@block other-block from "./block-1.block.css";

:scope { block-name: block-2; implements: other-block; } .my-class { /* ... / } .my-class[my-state] { / ... */ }

Block Inheritance

A Block may also choose to extend another referenced Block. This exposes all declared styles from the extended Block on the extending Block.

Those inherited styles may then be used in a template by accessing them on the extending block, and can even be augmented by re-declaring the styles in the extending block!

You do this via the special

extends
property in a Block's
:scope
selector.

Lets say we have a component called

. Basic forms have an input element, and a big green button. Simple enough:
/* basic-form.block.css */
.button {
  font-size: 1.4rem;
  color: white;
  background-color: green;
}
.button[disabled] {
  color: #333;
  background-color: lightgray;
}
.input { font-weight: bold }

But, as the project evolves we realize we need a new form for submitting information for a dangerous action, we're asked to create a new kind of form called

. Danger forms look and function exactly the same as a basic form, except the button and labels are red. We could re-implement the entire stylesheet to create 
, but that would be a such a waste of all the hard work we already put in to 
!

Instead, we can simply extend the

 Block, and only apply the small style changes we need:
/* danger-form.block.css */
@block basic-form from "./basic-form.block.css";

:scope { extends: basic-form; } .button { background-color: darkred; } .label { color: darkred; }

During rewrite, references to an inherited style will translate into the class(es) for the directly referenced style as well as all the classes that it inherits from so developers do not need to bring the complexity of the inheritance relationship into their templates. For example, a reference to

danger-form.button
would result in adding both
.basic-form__button
, as well as
.danger-form__button
to the element's list of classes.

When the blocks are compiled, property overrides are detected and automatically resolved. The selectors generated serve two purposes:

  1. Concatenation order independence - Once compiled, a CSS block file can be concatenated in any order with other compiled block output.
  2. Optimization hints - Normally, if there are selectors with the same specificity that set same property to different values on the same element, the optimizer would take care not to merge those declarations such that it might cause a cascade resolution change. But the selectors in the output from CSS Blocks allows OptiCSS to merge declarations more aggressively, because it can prove that it knows the value of those selectors when combined.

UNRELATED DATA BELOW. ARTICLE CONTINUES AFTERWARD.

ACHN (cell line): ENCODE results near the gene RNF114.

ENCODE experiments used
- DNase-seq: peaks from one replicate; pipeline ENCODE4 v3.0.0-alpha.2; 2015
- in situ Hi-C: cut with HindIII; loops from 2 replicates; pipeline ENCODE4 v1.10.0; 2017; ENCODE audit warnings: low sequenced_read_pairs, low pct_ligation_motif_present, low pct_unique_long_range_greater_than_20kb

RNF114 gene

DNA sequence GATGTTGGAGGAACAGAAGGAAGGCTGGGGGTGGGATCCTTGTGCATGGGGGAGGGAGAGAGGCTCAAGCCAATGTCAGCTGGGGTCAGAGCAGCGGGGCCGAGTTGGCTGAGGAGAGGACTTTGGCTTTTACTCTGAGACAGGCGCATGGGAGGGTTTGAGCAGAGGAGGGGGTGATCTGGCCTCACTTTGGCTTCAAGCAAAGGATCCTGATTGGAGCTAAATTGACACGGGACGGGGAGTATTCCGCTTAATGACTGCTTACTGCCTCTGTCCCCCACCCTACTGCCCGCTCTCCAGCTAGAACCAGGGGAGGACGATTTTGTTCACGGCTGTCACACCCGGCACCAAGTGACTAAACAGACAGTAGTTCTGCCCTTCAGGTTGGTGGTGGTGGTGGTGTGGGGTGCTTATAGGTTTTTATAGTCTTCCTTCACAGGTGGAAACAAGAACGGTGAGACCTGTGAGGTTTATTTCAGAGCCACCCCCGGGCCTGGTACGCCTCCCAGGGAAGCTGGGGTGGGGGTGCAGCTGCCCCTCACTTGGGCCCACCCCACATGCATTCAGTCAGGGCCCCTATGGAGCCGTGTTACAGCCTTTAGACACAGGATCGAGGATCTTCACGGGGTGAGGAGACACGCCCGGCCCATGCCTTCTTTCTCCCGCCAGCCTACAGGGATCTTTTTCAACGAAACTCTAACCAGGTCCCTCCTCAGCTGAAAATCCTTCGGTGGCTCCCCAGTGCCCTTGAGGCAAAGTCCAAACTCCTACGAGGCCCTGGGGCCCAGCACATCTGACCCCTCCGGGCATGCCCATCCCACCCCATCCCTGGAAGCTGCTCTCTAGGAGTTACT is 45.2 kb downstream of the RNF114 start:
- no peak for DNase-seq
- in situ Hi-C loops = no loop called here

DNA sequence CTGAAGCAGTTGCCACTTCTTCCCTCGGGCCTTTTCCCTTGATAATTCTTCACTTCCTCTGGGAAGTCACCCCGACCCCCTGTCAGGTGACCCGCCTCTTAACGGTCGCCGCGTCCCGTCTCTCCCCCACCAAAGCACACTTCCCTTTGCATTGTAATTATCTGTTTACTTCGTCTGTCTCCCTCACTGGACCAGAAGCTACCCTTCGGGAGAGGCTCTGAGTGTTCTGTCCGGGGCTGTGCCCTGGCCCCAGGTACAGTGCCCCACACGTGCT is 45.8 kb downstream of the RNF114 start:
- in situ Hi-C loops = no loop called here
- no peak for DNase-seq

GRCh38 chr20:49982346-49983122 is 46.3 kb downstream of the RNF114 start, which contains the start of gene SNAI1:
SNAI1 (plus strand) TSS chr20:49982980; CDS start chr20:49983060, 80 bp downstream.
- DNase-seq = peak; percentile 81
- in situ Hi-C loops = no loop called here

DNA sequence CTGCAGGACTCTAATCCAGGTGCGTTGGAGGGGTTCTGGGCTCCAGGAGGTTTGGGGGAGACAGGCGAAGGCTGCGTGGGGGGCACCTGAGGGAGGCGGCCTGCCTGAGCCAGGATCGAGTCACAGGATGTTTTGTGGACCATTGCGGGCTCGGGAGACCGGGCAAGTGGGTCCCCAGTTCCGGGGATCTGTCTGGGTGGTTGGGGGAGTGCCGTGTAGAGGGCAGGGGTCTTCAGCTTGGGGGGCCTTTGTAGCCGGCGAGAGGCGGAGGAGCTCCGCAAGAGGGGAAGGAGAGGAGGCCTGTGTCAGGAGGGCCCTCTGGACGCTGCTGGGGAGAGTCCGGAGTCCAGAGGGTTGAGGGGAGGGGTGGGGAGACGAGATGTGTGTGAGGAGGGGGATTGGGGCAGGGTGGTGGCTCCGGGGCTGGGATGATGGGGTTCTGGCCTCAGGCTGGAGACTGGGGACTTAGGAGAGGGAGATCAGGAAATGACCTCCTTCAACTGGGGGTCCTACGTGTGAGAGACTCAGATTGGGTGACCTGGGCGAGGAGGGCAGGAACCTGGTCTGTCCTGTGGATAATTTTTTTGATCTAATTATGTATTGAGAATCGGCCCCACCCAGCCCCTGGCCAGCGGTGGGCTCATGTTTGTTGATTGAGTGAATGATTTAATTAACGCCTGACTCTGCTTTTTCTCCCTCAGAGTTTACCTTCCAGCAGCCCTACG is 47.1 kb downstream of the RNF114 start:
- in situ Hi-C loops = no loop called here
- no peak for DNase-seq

.basic-form__button { font-size: 1.4rem; color: white; background-color: green; }
.basic-form__button--disabled { color: #333; background-color: lightgray; }
.basic-form__input { font-weight: bold; }
.danger-form__button { background-color: darkred; }
.basic-form__button.danger-form__button { background-color: darkred; }
.danger-form__button--disabled { background-color: #957d7d; }
.basic-form__button.danger-form__button--disabled { background-color: #957d7d; }
.basic-form__button--disabled.danger-form__button--disabled { background-color: #957d7d; }
.danger-form__label { color: darkred; }

While this output is highly repetitive and may seem excessive, it's exactly the kind of repetition that OptiCSS is designed to search for and remove. From an authoring experience and in production, it's a laser-focused override with no performance impact.

💡 Feature Note: Extends Property

The

extends
property is only available in the
:scope
selector. If you use it in any other selector, it will be ignored.

An extending block is able to re-define any property on any style it inherits from. CSS declarations defined in the extending Block will always take priority over the definitions inherited by the same named Style in the base Block.

🔮 Future Feature: Extension Constraints

Sometimes, properties inside of a component are so important, that authors may want to constrain the values that extenders and implementors are able to set. In the near future, css-blocks will enable this use case through the custom

constrain()
and
range()
CSS functions and possibly through other ideas like custom constraints and conflicts. You can come help out over on Github to make this happen faster!

Style Composition

Block Paths

As your Blocks begin interacting with each other in increasingly complex ways, you will find yourself needing to reference specific classes or states on another Block, as you'll see later in this document. You do this using a small query syntax called a Block Path.

Block Paths take the form:

block.class[name='value']

All sections of this selector – except the leading Block name – are optional. The leading Block name must refer to an imported

@block
at the top of the file. If css-blocks is unable to resolve a Block Path at build time, you will get a friendly error message in your console!

All the following syntaxes are legal to select any given stylable on a referenced Block: